Of course there were hiccoughs on occasion – sometimes due to a lack of organisation or one of the volunteers not turning up last minute, meaning more work for everybody. I also took part in a ‘family’ programme once that was absolute chaos.

However, as long as you are not scared of a little hard work, I would recommend Angloville in a heartbeat. The vast majority of my time volunteering with Angloville went without a hitch, and the coordinators that I worked with were all exceptional.

Do I think that, on the whole, Angloville could give the participants a little more in exchange for their time?

Yes, or they could at least incorporate more breaks to ensure that people are not as burnt out.

However, I, and almost everyone I met while volunteering with Angloville absolutely loved their time there, and wouldn’t change it for the world.

I got to gain valuable teaching experience and make some fantastic friends, all while staying in beautiful countryside hotels and sampling the best traditional cuisine.

If you are travelling around Europe and want something a bit different from the typical backpacker scene, I highly recommend looking into Angloville as an option.

With programmes running in Poland, Czech Republic, Hungary, Romania, the UK, Ireland and Malta, you can cover a lot of ground, and Angloville show no signs of slowing down.

While there are a lot of volunteer programmes around that are deeply troubling in the sense that they often exploit more than they help, Angloville are a solid company and your work is guaranteed to directly benefit those you meet.

In short? YES. GO FOR IT.


And now I want to know what you think! Have you ever volunteered with Angloville? How were your experiences? Perhaps you’ve worked on similar programmes with different companies – which ones? Share your experiences with me in the comments below!

Disclaimer – I volunteered with Angloville throughout 2018. As far as I am aware, all of the information and prices here are correct, however, there may have been some changes within the company that I may not be up to date with. Please let me know if anything here is not accurate and I will change it!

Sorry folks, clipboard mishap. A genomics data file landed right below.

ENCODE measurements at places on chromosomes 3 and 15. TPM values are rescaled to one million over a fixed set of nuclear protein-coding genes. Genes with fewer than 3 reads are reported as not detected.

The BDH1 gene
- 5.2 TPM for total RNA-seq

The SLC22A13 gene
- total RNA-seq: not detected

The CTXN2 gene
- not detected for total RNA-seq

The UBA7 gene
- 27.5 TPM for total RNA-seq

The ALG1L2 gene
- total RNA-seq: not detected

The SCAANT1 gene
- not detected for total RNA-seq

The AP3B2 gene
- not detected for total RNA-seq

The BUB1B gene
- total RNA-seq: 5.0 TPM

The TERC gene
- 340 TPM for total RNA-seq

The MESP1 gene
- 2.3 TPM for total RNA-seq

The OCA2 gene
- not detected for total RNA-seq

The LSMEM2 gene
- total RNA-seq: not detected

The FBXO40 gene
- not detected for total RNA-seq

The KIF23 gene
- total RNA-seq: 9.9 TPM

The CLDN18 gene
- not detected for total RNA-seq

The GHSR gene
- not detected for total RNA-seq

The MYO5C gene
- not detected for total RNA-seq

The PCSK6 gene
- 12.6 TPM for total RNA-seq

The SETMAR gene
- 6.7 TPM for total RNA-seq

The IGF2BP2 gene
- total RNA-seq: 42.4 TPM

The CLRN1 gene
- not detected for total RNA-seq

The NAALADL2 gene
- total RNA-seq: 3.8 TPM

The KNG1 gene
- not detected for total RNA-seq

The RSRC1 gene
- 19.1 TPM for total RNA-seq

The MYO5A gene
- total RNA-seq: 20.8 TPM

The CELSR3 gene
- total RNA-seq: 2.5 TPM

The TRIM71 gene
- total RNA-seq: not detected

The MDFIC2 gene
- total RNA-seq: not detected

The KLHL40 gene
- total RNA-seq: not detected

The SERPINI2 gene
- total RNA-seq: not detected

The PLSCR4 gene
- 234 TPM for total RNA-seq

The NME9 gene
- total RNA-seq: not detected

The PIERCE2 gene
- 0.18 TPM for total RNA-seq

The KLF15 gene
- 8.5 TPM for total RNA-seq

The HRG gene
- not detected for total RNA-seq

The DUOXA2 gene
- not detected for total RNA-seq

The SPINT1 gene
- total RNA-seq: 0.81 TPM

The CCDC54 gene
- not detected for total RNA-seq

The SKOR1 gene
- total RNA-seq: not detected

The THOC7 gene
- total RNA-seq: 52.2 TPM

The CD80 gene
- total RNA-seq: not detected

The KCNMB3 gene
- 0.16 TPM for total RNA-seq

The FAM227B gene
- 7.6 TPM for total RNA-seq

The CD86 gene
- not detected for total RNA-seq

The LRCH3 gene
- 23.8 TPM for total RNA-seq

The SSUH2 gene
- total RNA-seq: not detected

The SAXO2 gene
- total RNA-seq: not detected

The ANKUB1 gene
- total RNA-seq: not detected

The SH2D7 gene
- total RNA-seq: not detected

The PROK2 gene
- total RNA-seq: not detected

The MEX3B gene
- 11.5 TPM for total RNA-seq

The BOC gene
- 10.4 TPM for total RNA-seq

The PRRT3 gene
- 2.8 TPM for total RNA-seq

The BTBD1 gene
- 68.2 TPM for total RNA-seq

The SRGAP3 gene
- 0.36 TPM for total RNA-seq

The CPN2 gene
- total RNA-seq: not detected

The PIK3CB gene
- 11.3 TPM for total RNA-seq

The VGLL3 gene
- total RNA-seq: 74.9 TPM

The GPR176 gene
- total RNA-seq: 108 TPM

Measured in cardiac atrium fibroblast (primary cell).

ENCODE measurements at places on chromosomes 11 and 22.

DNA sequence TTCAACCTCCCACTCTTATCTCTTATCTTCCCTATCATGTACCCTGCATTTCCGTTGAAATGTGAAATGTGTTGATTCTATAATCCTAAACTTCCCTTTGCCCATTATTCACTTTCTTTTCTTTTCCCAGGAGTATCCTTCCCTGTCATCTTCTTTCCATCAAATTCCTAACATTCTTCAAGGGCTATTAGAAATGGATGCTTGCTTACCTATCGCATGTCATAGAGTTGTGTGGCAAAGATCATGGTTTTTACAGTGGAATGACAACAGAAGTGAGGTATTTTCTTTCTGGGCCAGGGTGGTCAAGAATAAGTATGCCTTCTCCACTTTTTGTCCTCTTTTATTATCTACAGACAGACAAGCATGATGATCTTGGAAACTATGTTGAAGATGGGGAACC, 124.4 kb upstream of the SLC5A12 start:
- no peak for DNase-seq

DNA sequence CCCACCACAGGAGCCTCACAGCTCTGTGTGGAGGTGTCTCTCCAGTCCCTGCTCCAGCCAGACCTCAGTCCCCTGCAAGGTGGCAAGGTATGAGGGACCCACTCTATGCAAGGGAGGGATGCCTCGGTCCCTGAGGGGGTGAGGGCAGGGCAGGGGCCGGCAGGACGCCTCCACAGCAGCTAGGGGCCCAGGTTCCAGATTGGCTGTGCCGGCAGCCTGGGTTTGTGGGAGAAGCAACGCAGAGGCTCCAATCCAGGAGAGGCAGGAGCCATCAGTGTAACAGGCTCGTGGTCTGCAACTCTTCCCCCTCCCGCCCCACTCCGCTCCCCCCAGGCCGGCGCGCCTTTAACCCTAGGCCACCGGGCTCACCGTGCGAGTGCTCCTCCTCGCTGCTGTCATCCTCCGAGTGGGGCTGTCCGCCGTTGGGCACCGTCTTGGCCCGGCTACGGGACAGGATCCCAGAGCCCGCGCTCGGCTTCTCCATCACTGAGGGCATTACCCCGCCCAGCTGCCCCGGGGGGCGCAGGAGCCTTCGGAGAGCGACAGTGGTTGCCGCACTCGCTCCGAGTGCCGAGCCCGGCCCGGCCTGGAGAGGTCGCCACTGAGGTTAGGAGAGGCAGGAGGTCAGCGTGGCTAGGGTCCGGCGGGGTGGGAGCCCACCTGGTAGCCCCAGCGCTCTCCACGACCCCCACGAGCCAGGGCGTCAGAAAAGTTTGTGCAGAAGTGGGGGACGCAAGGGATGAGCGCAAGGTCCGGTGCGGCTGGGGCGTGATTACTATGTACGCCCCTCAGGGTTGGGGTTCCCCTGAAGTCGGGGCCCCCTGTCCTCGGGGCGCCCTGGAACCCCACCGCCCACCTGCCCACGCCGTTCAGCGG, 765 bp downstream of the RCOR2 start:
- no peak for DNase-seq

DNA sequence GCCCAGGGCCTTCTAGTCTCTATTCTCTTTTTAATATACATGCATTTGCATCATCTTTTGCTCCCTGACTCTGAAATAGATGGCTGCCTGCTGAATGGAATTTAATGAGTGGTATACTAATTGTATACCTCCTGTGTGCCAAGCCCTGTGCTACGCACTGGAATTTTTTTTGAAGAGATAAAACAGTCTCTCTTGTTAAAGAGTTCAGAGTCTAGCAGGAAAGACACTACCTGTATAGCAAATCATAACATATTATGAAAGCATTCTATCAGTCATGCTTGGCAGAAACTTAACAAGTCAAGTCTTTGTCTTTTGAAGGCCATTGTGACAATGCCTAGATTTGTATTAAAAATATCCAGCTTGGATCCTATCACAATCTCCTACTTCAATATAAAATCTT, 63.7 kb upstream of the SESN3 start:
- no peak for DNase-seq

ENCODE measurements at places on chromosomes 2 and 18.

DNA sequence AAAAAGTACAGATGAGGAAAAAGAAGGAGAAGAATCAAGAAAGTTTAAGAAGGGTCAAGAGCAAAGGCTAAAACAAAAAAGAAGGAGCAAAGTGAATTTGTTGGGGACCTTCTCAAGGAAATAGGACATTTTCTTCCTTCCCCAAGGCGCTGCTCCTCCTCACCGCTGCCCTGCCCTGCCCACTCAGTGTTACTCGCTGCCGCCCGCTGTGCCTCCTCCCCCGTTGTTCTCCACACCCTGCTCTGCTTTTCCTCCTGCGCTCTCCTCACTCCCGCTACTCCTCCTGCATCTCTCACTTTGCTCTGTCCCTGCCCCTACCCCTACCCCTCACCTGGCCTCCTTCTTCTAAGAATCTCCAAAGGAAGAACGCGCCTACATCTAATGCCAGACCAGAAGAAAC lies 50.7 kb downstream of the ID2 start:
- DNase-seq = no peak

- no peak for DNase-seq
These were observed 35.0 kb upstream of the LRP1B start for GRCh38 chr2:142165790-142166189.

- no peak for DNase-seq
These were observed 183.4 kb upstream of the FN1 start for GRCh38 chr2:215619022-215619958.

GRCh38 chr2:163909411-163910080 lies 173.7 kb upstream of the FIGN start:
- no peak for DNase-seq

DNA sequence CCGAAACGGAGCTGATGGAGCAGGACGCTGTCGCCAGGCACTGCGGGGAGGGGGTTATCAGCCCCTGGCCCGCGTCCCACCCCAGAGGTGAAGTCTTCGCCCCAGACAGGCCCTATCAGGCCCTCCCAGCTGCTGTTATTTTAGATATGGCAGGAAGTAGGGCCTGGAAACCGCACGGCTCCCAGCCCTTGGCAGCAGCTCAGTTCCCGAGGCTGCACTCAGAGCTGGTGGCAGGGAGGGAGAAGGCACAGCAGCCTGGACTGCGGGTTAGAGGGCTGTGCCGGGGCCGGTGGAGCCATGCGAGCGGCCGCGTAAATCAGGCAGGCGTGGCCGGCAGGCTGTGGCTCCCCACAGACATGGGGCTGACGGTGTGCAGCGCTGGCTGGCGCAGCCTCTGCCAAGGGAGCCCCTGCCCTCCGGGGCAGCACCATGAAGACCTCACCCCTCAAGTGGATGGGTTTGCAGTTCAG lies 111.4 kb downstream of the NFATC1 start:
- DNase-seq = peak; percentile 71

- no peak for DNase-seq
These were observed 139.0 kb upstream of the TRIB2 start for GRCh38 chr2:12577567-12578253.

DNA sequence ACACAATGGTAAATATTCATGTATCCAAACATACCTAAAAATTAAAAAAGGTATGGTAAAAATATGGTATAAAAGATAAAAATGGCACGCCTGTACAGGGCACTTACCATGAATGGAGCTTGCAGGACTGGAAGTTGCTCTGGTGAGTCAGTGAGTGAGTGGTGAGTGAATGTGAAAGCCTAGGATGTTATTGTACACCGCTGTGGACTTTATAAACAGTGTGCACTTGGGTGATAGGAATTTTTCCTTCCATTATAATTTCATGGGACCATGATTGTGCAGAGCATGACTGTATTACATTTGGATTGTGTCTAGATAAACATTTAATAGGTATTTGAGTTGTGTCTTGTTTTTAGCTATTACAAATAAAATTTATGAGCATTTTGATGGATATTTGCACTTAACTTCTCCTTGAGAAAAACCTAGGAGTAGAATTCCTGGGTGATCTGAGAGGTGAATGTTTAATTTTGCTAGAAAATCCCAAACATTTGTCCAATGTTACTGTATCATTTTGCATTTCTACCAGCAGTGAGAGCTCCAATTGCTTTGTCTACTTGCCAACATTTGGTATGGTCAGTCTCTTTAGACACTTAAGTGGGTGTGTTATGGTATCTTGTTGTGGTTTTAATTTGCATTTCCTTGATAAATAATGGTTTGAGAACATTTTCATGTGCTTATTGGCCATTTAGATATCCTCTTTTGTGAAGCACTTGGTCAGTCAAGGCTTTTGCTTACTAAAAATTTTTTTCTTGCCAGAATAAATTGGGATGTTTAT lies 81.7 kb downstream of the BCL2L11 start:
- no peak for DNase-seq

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Angloville: An Honest Review From a Long Term Volunteer. Angloville enabled me to travel around Europe teaching English in exchange for hotels, food and good times! Here is everything I know - the good, the bad and the ugly.#teachingabroad #angloville #tefl

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67 thoughts on “An Honest Angloville Review From a Long Term Volunteer”

  1. I agree with all that you have said. I participated in 13 Angloville programs and received my TEFL certification, BUT .. when I was told by M@Poznan that Angloville sent a cease and desist letter to her and told her they would “bury” her program I pulled the plug on Angloville. I no longer suggest Angloville as an opportunity in the classes I teach and will share what I have experienced with anyone who asks. Sherrill Madden, TravelsWithTheRedSuitcase, WordPress blog

    1. Thanks for your comment. I actually first heard of Angloville when I met you at my first JS programme in Kwiejce after you recommended them to me, along with Diverbo in Spain.
      I don’t want to comment on legal disputes between companies. I don’t have to agree with everything a company does in order to enjoy my experiences with them, and I am not informed about said issues enough to even weigh in on them. Instead, I choose to remain impartial and to use my platform to recommend ways for my readers to travel cheaply and gain valuable teaching experiences, both of which they can do with Angloville.

    2. Hello, my name its ioan rostas, I will like to hear more about your experience and as I plan to join angloville. Thank verry much